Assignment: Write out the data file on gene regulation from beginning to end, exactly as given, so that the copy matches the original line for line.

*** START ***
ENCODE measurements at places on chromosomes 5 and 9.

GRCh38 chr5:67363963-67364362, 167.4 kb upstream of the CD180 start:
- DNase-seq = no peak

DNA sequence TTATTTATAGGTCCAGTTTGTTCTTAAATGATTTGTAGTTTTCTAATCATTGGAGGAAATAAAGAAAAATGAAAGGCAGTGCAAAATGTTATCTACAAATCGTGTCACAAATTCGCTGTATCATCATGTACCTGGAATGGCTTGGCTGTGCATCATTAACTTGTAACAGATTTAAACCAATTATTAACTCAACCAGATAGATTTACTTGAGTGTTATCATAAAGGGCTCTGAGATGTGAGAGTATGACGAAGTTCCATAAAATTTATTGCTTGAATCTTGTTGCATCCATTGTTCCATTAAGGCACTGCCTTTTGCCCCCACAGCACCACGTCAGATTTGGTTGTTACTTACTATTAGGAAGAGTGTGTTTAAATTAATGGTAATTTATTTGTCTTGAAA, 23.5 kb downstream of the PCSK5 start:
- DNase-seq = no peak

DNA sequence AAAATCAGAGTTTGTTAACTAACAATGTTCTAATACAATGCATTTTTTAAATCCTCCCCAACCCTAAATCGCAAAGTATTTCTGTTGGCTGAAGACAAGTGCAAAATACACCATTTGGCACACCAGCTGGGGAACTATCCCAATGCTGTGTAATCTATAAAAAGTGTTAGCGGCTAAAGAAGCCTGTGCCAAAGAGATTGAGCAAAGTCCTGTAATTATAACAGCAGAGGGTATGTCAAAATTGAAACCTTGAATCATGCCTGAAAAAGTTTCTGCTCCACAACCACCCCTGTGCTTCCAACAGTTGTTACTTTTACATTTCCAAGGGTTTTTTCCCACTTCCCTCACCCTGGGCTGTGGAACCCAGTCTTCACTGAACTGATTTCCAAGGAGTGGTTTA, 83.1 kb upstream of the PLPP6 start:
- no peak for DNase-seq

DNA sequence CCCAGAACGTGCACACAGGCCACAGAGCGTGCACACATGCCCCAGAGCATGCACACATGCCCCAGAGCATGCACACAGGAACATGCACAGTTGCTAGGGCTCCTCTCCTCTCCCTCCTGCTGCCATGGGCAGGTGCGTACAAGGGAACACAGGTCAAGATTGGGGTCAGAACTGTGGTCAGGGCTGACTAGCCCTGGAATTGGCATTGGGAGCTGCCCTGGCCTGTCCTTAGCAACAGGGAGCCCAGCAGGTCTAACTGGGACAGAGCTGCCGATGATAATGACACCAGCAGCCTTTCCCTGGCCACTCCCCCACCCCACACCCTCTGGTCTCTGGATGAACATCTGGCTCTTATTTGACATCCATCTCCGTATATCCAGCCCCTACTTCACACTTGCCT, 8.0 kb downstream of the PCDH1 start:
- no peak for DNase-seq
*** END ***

ENCODE measurements at places on chromosomes 5 and 9.

GRCh38 chr5:67363963-67364362, 167.4 kb upstream of the CD180 start:
- DNase-seq = no peak

DNA sequence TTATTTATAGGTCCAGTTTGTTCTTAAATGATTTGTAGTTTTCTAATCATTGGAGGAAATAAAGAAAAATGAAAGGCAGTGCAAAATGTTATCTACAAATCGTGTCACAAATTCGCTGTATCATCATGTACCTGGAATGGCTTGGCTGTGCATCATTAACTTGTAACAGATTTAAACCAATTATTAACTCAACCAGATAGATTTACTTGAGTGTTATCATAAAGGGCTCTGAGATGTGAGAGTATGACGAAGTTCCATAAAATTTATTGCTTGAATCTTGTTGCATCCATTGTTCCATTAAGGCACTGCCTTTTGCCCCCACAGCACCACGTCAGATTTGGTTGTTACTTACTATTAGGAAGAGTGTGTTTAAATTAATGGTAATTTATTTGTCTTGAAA, 23.5 kb downstream of the PCSK5 start:
- DNase-seq = no peak

DNA sequence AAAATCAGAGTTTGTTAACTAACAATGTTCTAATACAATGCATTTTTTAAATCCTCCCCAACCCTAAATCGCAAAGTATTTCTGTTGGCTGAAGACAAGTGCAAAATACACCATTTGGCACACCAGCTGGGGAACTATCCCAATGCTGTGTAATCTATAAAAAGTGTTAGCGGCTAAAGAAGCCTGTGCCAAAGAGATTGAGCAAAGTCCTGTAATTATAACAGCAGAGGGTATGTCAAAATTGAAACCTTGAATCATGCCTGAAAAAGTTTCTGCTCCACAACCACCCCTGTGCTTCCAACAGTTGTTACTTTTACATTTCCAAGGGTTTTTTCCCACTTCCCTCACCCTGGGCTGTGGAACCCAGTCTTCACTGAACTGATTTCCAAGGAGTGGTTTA, 83.1 kb upstream of the PLPP6 start:
- no peak for DNase-seq

DNA sequence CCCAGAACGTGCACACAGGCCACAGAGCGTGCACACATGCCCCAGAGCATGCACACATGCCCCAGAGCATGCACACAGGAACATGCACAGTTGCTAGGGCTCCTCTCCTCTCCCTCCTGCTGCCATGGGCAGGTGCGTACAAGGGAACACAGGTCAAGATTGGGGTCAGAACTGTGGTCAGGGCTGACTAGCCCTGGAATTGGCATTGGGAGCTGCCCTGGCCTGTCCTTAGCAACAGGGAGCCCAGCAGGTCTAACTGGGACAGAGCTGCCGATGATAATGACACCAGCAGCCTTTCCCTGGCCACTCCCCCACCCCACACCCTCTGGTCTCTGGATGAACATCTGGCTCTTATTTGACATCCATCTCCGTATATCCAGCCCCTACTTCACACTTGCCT, 8.0 kb downstream of the PCDH1 start:
- no peak for DNase-seq